The cast of war movie cut-outs is rounded out by Philip Winchester as War Hero’s Son Who Can’t Fill the Shoes (from Lincoln Nebraska, I might add), Abdul Salis as Angry Black Guy, Tyler Labine as Racist Guy, and Michael Jibson as Religious Guy. Together they fly through all the standard scenarios, involving daring dogfights, civilians in need of rescue, and eeeeevil Germans. The fuselage of this movie is riddled with clichés from nose to tail, but it’s one of those movies that show you why the clichés exist – because they work! It’s easy to thrill to the dogfights and lose yourself in this one until you forget your troubles. Yes, you’ll predict everything that happens in the movie, but you’ll still care about the characters (even if you forget their names). I could say that this film is an insult to the millions who suffered and sacrificed during the Great War, but that would be a cliché in itself. Rent it tonight, make some pop corn, and see what you’ve been missing out on.

 

 

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The Mummy

Several people commented during our Avatar contest that they would like to see us  review The Mummy (1999). I happen to have a unique perspective on this movie, as it has somehow wormed its way into an odd place in my life. I first saw it in college, and while I didn’t hate it, I felt no interest in sitting through it ever again. Steven Sommers’ obsession with mindless spectacle and pointless deaths was enough to ruffle even my then-adolescent feathers.  I put The Mummy from my mind, and didn’t even bother to check out the over-hyped sequel in the summer of 2001.

Seven years later, I got married, and I learned that The Mummy was one of my wife’s all-time favorite movies. Since it had been so long, and out of affection for her, I gladly endured one more screening. The problem is, one was not enough for her. For the last two years of my life, every time there’s laundry to fold or iron, The Mummy goes in the VCR. I usually try to busy myself in some other room, balancing the checkbook or something, whenever she watches The Mummy. Despite this, I can still hear it, and have learned all the screams of the movie by heart.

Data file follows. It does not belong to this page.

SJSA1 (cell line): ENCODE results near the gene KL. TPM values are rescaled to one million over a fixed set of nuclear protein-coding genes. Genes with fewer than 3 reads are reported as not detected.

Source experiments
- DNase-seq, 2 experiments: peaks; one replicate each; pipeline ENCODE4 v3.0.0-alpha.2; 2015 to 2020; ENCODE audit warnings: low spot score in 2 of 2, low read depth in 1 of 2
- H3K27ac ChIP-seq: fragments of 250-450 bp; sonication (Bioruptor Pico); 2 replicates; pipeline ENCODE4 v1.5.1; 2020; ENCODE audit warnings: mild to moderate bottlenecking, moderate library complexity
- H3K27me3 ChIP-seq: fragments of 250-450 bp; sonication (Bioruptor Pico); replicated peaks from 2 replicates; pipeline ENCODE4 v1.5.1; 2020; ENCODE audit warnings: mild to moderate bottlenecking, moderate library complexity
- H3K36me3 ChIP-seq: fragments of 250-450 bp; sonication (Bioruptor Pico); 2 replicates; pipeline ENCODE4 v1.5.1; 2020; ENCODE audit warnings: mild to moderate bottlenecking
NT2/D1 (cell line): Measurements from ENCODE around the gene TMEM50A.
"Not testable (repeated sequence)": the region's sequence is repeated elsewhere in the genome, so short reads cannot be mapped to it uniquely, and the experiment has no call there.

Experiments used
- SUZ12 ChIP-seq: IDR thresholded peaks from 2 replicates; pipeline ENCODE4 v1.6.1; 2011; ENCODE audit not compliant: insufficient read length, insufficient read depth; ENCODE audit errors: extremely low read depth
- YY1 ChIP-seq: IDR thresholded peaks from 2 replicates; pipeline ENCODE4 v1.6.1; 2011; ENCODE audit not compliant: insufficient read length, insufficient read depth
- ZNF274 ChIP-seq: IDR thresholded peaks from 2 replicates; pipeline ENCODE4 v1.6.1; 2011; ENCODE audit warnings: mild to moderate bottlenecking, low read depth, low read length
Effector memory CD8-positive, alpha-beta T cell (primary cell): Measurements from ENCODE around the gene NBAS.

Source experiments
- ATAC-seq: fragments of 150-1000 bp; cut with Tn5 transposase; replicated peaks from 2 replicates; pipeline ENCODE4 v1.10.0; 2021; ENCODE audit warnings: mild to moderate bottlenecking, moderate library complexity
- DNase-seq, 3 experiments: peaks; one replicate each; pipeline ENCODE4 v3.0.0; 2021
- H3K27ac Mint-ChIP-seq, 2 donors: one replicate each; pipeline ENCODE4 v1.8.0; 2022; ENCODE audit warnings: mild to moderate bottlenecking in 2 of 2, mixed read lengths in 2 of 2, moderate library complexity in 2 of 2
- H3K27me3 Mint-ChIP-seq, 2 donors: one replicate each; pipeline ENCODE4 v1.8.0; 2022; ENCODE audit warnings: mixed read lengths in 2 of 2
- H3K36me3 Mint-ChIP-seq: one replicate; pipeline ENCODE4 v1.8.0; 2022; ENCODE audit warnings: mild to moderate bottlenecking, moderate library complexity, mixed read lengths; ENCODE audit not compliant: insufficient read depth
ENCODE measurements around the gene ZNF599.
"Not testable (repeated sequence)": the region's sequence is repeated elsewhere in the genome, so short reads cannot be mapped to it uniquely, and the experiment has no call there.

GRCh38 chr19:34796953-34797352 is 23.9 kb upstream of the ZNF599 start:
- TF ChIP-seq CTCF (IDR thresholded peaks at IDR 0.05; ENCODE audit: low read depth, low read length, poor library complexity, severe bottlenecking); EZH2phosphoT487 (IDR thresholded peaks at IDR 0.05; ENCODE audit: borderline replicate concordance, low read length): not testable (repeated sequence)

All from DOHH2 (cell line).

So, what’s in The Mummy? We start around 1200 B.C. when Imhotep (Arnold Vosloo), high priest of Pharaoh Sethi I, and Ank Su Namun, the Paraoh’s concubine (Patricia Velasquez, above) conspire to murder Sethi. They take turns hacking him with swords, causing him to go “Aaaggh!” “Eeee!”  “Aaaaa!” Ank Su Namun then kills herself to avoid punishment for the murder. Imhotep later tries to resurrect her, but Sethi’s guards stop him. He is sentenced to be mummified alive for his crimes. (Just for the record, that’s not nearly as bad as it sounds. In real life, you’d be dead halfway through step one.) Some priests cut off his tongue, resulting in a scream that is really more of gasp. Imhotep is then buried alive, and placed under a curse that says, should he be resurrected, he would return as a pestilence to destroy the earth.

Before Scott Evil can jump up and say “Why don’t you just kill him and be done with it?” we are transported to the 1920s. We meet Evelyn Carnahan (Rachel Weisz), a British librarian and Egyptologist, who emits an “Eeeek!” when her brother, Jonathon (John Hannah), makes a mummy pop out of a sarcophagus, startling her. Jonathon has found an artifact that intrigues Evie, and she begins assembling a team to travel deep into Egypt to find the lost city of Hamunaptra. They are joined by Rick O’Connell (Brendan Fraser), an adventurer from the States, and four treasure hunters, along with many other nameless pieces of monster fodder, destined to emit screams.

On the journey, their ship is attacked by fighters who protect Imhotep’s tomb called the Medjai. O’Connell sets one on fire, who jumps off the boat, screaming “Hoo, hoo, hoo-aaaaah!” (splash) Once they arrive at Hamunaptra, three Arabic-speaking guides are melted by acid in a booby trap,

Aaagh!

Aaagh!

Owwie!

A warden has a golden beetle come to life, burrow into his foot, then up his body and into his brain, causing him to go mad and run screaming down a corridor into a wall

Ah! Ah! Ah! Ah! Ah! Smack

And finally, Evie reads from the Book of the Dead, bringing Imhotep back to life. “Noo! You must not read from the book!” As soon as she does, a storm of locust comes up, forcing the adventurers inside the ancient temple that is now stalked by Imhotep. One by one, all the extras are killed either by Imhotep, the beetles, or booby traps, resulting in screams to numerous to transcribe.